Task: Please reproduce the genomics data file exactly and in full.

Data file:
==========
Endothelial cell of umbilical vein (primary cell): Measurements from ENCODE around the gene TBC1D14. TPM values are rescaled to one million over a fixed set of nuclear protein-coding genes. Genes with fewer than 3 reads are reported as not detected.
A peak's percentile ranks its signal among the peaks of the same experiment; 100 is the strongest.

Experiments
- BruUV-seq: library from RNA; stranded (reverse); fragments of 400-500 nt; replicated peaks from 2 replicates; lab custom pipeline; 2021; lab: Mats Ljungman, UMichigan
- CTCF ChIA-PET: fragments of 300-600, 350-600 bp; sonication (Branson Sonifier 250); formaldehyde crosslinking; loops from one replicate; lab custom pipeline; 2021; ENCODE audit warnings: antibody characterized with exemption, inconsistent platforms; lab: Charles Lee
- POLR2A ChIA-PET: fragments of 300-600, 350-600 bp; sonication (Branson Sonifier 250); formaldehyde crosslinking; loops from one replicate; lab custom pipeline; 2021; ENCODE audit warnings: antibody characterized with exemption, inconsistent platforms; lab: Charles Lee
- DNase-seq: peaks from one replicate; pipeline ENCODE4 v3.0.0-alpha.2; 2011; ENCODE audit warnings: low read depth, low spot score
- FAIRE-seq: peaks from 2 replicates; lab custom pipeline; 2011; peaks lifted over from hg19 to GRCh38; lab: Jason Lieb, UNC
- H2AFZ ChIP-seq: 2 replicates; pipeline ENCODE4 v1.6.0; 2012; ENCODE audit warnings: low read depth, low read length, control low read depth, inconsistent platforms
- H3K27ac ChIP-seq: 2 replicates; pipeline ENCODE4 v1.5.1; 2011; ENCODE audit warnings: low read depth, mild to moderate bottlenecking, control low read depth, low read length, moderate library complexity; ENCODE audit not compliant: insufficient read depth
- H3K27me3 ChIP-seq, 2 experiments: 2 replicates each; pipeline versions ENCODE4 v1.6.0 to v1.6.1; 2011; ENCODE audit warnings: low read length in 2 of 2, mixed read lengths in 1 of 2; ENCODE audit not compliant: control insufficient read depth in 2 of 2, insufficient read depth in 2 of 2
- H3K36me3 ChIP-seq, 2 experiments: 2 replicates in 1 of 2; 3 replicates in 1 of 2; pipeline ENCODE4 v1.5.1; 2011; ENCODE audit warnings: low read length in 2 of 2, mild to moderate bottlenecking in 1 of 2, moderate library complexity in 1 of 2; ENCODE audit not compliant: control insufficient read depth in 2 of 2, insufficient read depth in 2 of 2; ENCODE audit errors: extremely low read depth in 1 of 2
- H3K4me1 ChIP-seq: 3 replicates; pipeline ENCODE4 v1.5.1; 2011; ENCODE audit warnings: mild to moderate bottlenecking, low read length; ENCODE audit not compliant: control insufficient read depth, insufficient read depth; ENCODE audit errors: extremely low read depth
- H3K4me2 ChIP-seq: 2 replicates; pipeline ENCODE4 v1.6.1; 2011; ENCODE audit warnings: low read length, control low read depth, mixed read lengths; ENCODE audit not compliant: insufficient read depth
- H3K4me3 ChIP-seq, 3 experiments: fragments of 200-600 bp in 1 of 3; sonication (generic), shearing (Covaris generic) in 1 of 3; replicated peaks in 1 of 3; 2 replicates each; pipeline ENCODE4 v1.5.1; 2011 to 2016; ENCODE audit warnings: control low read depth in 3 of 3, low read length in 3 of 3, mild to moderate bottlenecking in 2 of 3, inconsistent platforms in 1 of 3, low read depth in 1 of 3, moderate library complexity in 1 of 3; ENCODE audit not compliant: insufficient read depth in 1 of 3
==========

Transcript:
Endothelial cell of umbilical vein (primary cell): Measurements from ENCODE around the gene TBC1D14. TPM values are rescaled to one million over a fixed set of nuclear protein-coding genes. Genes with fewer than 3 reads are reported as not detected.
A peak's percentile ranks its signal among the peaks of the same experiment; 100 is the strongest.

Experiments
- BruUV-seq: library from RNA; stranded (reverse); fragments of 400-500 nt; replicated peaks from 2 replicates; lab custom pipeline; 2021; lab: Mats Ljungman, UMichigan
- CTCF ChIA-PET: fragments of 300-600, 350-600 bp; sonication (Branson Sonifier 250); formaldehyde crosslinking; loops from one replicate; lab custom pipeline; 2021; ENCODE audit warnings: antibody characterized with exemption, inconsistent platforms; lab: Charles Lee
- POLR2A ChIA-PET: fragments of 300-600, 350-600 bp; sonication (Branson Sonifier 250); formaldehyde crosslinking; loops from one replicate; lab custom pipeline; 2021; ENCODE audit warnings: antibody characterized with exemption, inconsistent platforms; lab: Charles Lee
- DNase-seq: peaks from one replicate; pipeline ENCODE4 v3.0.0-alpha.2; 2011; ENCODE audit warnings: low read depth, low spot score
- FAIRE-seq: peaks from 2 replicates; lab custom pipeline; 2011; peaks lifted over from hg19 to GRCh38; lab: Jason Lieb, UNC
- H2AFZ ChIP-seq: 2 replicates; pipeline ENCODE4 v1.6.0; 2012; ENCODE audit warnings: low read depth, low read length, control low read depth, inconsistent platforms
- H3K27ac ChIP-seq: 2 replicates; pipeline ENCODE4 v1.5.1; 2011; ENCODE audit warnings: low read depth, mild to moderate bottlenecking, control low read depth, low read length, moderate library complexity; ENCODE audit not compliant: insufficient read depth
- H3K27me3 ChIP-seq, 2 experiments: 2 replicates each; pipeline versions ENCODE4 v1.6.0 to v1.6.1; 2011; ENCODE audit warnings: low read length in 2 of 2, mixed read lengths in 1 of 2; ENCODE audit not compliant: control insufficient read depth in 2 of 2, insufficient read depth in 2 of 2
- H3K36me3 ChIP-seq, 2 experiments: 2 replicates in 1 of 2; 3 replicates in 1 of 2; pipeline ENCODE4 v1.5.1; 2011; ENCODE audit warnings: low read length in 2 of 2, mild to moderate bottlenecking in 1 of 2, moderate library complexity in 1 of 2; ENCODE audit not compliant: control insufficient read depth in 2 of 2, insufficient read depth in 2 of 2; ENCODE audit errors: extremely low read depth in 1 of 2
- H3K4me1 ChIP-seq: 3 replicates; pipeline ENCODE4 v1.5.1; 2011; ENCODE audit warnings: mild to moderate bottlenecking, low read length; ENCODE audit not compliant: control insufficient read depth, insufficient read depth; ENCODE audit errors: extremely low read depth
- H3K4me2 ChIP-seq: 2 replicates; pipeline ENCODE4 v1.6.1; 2011; ENCODE audit warnings: low read length, control low read depth, mixed read lengths; ENCODE audit not compliant: insufficient read depth
- H3K4me3 ChIP-seq, 3 experiments: fragments of 200-600 bp in 1 of 3; sonication (generic), shearing (Covaris generic) in 1 of 3; replicated peaks in 1 of 3; 2 replicates each; pipeline ENCODE4 v1.5.1; 2011 to 2016; ENCODE audit warnings: control low read depth in 3 of 3, low read length in 3 of 3, mild to moderate bottlenecking in 2 of 3, inconsistent platforms in 1 of 3, low read depth in 1 of 3, moderate library complexity in 1 of 3; ENCODE audit not compliant: insufficient read depth in 1 of 3